Cleanroom markets in the Americas
Other than U.S., most countries will continue to be minor players
By Robert McIlvaine, The McIlvaine Company
The Americas segment of the cleanroom industry comprises mainly the United States. Other countries on the two continents are and will continue to be minor players. The cleanroom industry in Central and South America is tiny compared to that in Taiwan, Singapore, and South Korea. The future president of Singapore attended a seminar at Harvard in the 1960s, about the time the first cleanrooms were being built. He was told by the lecturers that growth in South America, with its large natural resources, would far outstrip that of Southeast Asia, with its lack of such resources.
In retrospect, it turned out that political institutions, education and infrastructure were more important than natural resources. This will continue to be the case for economies in general, and for the cleanroom industry in particular.
Venezuela is enjoying a surge in oil revenues, but its political institutions are likely to prevent the windfall gains from boosting the economy long-term. International cleanroom operators will be unlikely to invest in this country unless the political situation changes.
Table 1: Room revenues by 2010 ($ millions)
There are six countries that have significant activity in the cleanroom industry in the Americas. The cleanroom room revenues (investment in new cleanrooms including ceilings, walls, HVAC, minienvironments, etc.) in 2010 have been projected for each of these countries (see Table 1).
The aggregate cleanroom purchases in all these countries will be less than 13 percent of that in the U.S. Mexico will enjoy slightly larger room revenues than Canada, but then its population is much larger (see Fig. 1).
All five of the countries listed are experiencing solid economic growth. Presently, Chile posted a record GDP equivalent to US $112 billion in 2005, which reflected a rate growth of 6 percent. This year, the physical GDP growth is estimated at 5.8 percent, which, with the stronger peso, will give it a GDP of US $115 billion.
Brazil’s central bank lowered its 2006 economic growth and inflation forecast. It cut its growth forecast from 4 percent to 3.5 percent and reduced its inflation forecast from 3.8 percent to 3.4 percent.
Mexican Finance Minister Francisco Gil Díaz recently said that the economy in Mexico should grow around 4.2 percent this year. Gil, who had previously predicted a growth rate above 4 percent, noted that some private forecasts are above that level.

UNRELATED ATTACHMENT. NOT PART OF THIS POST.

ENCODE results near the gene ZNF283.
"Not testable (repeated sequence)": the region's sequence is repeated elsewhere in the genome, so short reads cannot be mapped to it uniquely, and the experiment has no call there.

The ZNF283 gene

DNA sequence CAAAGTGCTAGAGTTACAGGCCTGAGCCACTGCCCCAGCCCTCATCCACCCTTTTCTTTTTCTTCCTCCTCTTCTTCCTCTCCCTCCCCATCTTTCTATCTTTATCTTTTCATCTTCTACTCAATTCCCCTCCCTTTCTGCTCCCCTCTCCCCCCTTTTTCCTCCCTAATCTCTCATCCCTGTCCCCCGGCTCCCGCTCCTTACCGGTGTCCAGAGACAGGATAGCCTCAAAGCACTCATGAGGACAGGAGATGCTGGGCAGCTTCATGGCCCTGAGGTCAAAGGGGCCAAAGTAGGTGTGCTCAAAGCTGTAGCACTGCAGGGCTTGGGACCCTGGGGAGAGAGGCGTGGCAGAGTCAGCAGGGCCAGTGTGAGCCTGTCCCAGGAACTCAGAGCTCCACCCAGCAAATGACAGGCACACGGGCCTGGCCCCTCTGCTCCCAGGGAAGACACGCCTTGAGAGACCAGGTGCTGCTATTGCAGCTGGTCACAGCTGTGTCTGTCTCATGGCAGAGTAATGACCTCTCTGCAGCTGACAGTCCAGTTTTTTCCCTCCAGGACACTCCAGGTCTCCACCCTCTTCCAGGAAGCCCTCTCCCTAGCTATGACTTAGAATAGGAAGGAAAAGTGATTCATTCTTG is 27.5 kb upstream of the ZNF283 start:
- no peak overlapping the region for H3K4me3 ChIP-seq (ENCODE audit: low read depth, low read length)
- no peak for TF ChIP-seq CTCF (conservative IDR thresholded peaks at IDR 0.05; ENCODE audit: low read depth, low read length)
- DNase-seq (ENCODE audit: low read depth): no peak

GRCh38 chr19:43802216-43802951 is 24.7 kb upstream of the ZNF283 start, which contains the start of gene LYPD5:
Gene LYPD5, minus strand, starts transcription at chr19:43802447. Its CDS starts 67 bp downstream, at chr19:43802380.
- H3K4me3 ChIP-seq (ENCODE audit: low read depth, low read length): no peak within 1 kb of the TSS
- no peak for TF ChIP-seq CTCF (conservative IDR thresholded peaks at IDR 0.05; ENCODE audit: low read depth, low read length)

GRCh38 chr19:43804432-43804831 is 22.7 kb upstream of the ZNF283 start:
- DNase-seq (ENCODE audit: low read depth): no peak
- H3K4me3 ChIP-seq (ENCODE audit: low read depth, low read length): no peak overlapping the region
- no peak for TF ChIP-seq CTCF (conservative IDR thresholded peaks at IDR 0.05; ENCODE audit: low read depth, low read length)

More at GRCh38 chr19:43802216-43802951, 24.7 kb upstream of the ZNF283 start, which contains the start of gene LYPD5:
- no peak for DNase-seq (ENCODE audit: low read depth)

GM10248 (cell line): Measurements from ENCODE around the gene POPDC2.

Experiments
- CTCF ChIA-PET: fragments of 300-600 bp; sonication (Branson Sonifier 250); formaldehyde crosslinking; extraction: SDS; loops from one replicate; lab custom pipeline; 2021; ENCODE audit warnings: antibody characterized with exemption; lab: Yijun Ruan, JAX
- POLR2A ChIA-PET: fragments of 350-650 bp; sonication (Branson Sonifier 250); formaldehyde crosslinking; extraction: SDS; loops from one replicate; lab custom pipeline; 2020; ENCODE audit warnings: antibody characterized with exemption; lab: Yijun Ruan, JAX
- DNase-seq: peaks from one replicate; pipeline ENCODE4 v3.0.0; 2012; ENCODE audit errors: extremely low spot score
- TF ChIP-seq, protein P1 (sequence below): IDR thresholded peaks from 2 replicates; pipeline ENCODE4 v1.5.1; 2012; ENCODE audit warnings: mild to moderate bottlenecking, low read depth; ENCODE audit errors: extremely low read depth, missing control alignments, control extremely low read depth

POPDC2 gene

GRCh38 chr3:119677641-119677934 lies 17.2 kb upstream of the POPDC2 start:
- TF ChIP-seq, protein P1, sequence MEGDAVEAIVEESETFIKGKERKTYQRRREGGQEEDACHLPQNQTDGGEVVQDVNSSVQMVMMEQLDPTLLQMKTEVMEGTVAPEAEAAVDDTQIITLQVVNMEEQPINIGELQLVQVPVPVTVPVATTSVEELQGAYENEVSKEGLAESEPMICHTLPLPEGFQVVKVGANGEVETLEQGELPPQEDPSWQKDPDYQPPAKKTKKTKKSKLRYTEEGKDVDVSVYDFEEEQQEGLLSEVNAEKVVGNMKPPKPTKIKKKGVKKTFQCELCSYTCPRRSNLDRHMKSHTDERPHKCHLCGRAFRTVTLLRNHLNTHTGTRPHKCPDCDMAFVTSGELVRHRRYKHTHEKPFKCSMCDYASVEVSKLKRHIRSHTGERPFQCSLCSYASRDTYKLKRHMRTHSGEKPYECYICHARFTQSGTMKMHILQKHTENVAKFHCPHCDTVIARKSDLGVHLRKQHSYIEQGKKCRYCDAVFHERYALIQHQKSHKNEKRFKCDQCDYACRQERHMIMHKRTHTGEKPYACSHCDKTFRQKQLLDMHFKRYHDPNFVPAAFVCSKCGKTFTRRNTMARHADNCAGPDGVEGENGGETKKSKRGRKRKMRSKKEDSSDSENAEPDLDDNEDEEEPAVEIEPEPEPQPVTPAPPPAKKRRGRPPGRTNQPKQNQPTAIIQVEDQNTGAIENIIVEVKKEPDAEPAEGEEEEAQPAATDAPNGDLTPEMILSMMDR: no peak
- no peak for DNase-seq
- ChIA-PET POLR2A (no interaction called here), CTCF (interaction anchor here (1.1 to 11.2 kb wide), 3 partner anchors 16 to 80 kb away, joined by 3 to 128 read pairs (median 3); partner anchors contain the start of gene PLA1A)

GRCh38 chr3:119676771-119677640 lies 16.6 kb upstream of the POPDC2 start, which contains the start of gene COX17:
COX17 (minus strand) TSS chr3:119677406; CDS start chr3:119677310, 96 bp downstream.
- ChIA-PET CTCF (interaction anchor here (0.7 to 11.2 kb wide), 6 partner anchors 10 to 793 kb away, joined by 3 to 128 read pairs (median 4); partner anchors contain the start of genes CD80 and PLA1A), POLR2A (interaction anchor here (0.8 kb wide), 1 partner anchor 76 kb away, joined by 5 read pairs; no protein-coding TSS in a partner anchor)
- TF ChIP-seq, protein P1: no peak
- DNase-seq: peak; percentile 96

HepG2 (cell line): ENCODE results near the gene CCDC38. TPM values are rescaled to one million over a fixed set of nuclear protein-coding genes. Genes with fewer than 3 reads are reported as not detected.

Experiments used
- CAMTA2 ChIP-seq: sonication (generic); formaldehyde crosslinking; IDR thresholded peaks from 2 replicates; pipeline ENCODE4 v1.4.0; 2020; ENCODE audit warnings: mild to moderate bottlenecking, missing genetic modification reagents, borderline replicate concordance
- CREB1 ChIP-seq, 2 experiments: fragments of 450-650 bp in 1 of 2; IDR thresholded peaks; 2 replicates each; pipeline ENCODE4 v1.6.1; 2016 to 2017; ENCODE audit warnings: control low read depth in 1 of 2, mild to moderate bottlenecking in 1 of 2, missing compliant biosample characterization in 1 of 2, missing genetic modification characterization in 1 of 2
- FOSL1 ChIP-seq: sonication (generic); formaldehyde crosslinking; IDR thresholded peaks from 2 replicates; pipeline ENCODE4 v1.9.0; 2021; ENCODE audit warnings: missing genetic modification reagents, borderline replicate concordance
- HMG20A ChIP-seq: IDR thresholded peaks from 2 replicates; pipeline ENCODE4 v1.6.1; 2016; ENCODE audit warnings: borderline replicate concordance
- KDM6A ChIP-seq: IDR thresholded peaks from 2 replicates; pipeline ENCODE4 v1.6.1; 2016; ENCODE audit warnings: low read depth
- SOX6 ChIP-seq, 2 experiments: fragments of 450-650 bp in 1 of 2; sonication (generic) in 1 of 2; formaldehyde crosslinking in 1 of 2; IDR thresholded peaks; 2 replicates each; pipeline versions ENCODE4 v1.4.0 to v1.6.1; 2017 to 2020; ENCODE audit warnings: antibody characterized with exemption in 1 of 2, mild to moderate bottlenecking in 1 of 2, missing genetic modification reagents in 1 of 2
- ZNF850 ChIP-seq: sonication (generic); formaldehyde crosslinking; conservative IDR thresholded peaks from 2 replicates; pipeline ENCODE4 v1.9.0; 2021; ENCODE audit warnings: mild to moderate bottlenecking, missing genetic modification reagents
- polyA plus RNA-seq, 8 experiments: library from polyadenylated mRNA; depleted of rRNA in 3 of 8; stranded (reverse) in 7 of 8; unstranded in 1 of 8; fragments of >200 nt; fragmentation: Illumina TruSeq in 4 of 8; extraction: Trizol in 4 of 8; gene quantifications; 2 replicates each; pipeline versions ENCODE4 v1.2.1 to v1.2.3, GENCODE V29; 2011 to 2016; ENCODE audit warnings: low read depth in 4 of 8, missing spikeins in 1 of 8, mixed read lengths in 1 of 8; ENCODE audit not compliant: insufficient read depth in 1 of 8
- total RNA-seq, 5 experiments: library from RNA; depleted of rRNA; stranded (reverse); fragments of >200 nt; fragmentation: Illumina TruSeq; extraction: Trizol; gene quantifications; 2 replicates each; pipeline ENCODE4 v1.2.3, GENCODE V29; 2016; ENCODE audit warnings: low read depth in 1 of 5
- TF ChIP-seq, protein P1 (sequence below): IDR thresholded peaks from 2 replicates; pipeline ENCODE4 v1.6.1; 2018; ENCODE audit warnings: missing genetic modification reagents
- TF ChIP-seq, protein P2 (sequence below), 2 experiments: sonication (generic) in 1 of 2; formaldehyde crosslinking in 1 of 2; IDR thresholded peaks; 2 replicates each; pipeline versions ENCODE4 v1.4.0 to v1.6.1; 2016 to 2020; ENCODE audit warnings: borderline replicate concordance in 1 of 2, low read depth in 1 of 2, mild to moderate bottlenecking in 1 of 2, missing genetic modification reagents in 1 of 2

“The rate of economic activity this year has been accompanied by important increases in job creation,” said Gil, noting that industrial production and exports have driven the better-than-expected economic growth. Gross domestic product grew 3 percent in 2005.
The government predicted that more than one million jobs would be created this year. President Vicente Fox estimated a growth rate of between 4.5 and 5 percent for 2006. Gil noted that some private estimates are within that range, but “we won’t know until the end of the year.”
Canada’s economy, the world’s eighth largest, showed economic growth of 3 percent for the third quarter, according to the Bank of Canada’s latest estimate. The economy slowed to 2 percent in the second quarter, short of the bank’s 3.2 percent estimate. Policymakers have since said they remain confident that the 4.25 percent bench-mark rate is at the right level to bring inflation to the central bank’s 2 percent target.
Canada has the infrastructure and political strengths to develop a strong cleanroom industry, but its population is small and, therefore, its potential is limited. However, the countries with the larger populations-Brazil and Mexico-have political and infrastructure problems.
The only cleanroom segments where the five countries have any appreciable market share are in “other electronics” and “pharmaceuticals.” They are not active in semiconductor, flat panel display, disk drive, or aerospace.
Table 2: “Other electronics” industry through 2010 (percent of world in 2000)
McIlvaine has projected the share of the “other electronics” segment for each American country in future years through 2010. Each of the numbers represents the percentage of the world market in 2000. The U.S. 2010 forecast of 36.16 percent is a percentage of the world market of 100 percent in 2000. Between 2000 and 2010 the world market will grow to 204 percent, but the U.S. market share in 2010 will actually drop to 18 percent (see Table 2).
Mexico is a relatively strong player in the “other electronics” segment due to the concentration of manufacturing along the northern border for shipment into the U.S.
The U.S. is the world’s largest purchaser of pharmaceutical cleanroom hardware. Other countries in the Americas are small purchasers and will continue to be. Purchases of cleanroom hardware, as a percentage of the world in 2000, are shown for the period through 2010 (see Table 3).
Table 3: Pharmaceutical industry through 2010 (percent of world in 2000)
In terms of cleanroom classes, the comparison is even more extreme for Class 1 (ISO Class 3), but becomes increasingly more favorable through Class 100,000 (ISO Class 8). This is because some assembly operations with this cleanroom classification are located in lower wage areas.
Unless there are political changes, which are not anticipated, the rest of the Americas will continue to be a small market for cleanroom hardware and supplies (see Fig. 2). Most of the activity will continue to be in the Class 1,000 (ISO Class 6) to 100,000 (ISO Class 8) range.
Robert McIlvaine is president and founder of The McIlvaine Company in Northfield, IL. The company first published Cleanrooms: World Markets in 1984 and has since continued to publish market and technical information for the cleanroom industry. He can be reached at firstname.lastname@example.org.